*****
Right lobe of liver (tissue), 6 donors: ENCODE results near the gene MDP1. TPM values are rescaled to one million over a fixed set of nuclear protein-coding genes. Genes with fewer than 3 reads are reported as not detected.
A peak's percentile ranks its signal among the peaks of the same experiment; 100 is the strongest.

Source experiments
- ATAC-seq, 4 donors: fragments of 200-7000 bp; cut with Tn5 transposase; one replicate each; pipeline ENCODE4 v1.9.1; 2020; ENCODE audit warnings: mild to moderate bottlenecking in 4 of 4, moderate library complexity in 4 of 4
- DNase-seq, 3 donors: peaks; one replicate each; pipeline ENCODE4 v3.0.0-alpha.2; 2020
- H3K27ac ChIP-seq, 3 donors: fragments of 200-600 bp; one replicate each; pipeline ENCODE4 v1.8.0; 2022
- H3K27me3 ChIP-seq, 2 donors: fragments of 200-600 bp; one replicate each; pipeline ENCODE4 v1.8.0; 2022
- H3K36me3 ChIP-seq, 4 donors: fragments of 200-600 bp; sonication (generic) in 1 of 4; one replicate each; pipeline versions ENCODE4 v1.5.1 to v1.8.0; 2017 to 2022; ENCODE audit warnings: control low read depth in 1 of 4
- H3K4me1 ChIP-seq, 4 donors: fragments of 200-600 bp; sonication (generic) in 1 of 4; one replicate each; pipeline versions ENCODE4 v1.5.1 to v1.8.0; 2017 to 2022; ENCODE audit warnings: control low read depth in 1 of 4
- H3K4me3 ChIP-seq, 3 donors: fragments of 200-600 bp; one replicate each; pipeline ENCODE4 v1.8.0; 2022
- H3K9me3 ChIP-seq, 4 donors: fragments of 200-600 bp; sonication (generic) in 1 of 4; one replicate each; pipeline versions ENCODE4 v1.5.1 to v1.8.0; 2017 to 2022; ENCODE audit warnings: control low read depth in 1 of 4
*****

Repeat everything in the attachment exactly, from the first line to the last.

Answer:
Right lobe of liver (tissue), 6 donors: ENCODE results near the gene MDP1. TPM values are rescaled to one million over a fixed set of nuclear protein-coding genes. Genes with fewer than 3 reads are reported as not detected.
A peak's percentile ranks its signal among the peaks of the same experiment; 100 is the strongest.

Source experiments
- ATAC-seq, 4 donors: fragments of 200-7000 bp; cut with Tn5 transposase; one replicate each; pipeline ENCODE4 v1.9.1; 2020; ENCODE audit warnings: mild to moderate bottlenecking in 4 of 4, moderate library complexity in 4 of 4
- DNase-seq, 3 donors: peaks; one replicate each; pipeline ENCODE4 v3.0.0-alpha.2; 2020
- H3K27ac ChIP-seq, 3 donors: fragments of 200-600 bp; one replicate each; pipeline ENCODE4 v1.8.0; 2022
- H3K27me3 ChIP-seq, 2 donors: fragments of 200-600 bp; one replicate each; pipeline ENCODE4 v1.8.0; 2022
- H3K36me3 ChIP-seq, 4 donors: fragments of 200-600 bp; sonication (generic) in 1 of 4; one replicate each; pipeline versions ENCODE4 v1.5.1 to v1.8.0; 2017 to 2022; ENCODE audit warnings: control low read depth in 1 of 4
- H3K4me1 ChIP-seq, 4 donors: fragments of 200-600 bp; sonication (generic) in 1 of 4; one replicate each; pipeline versions ENCODE4 v1.5.1 to v1.8.0; 2017 to 2022; ENCODE audit warnings: control low read depth in 1 of 4
- H3K4me3 ChIP-seq, 3 donors: fragments of 200-600 bp; one replicate each; pipeline ENCODE4 v1.8.0; 2022
- H3K9me3 ChIP-seq, 4 donors: fragments of 200-600 bp; sonication (generic) in 1 of 4; one replicate each; pipeline versions ENCODE4 v1.5.1 to v1.8.0; 2017 to 2022; ENCODE audit warnings: control low read depth in 1 of 4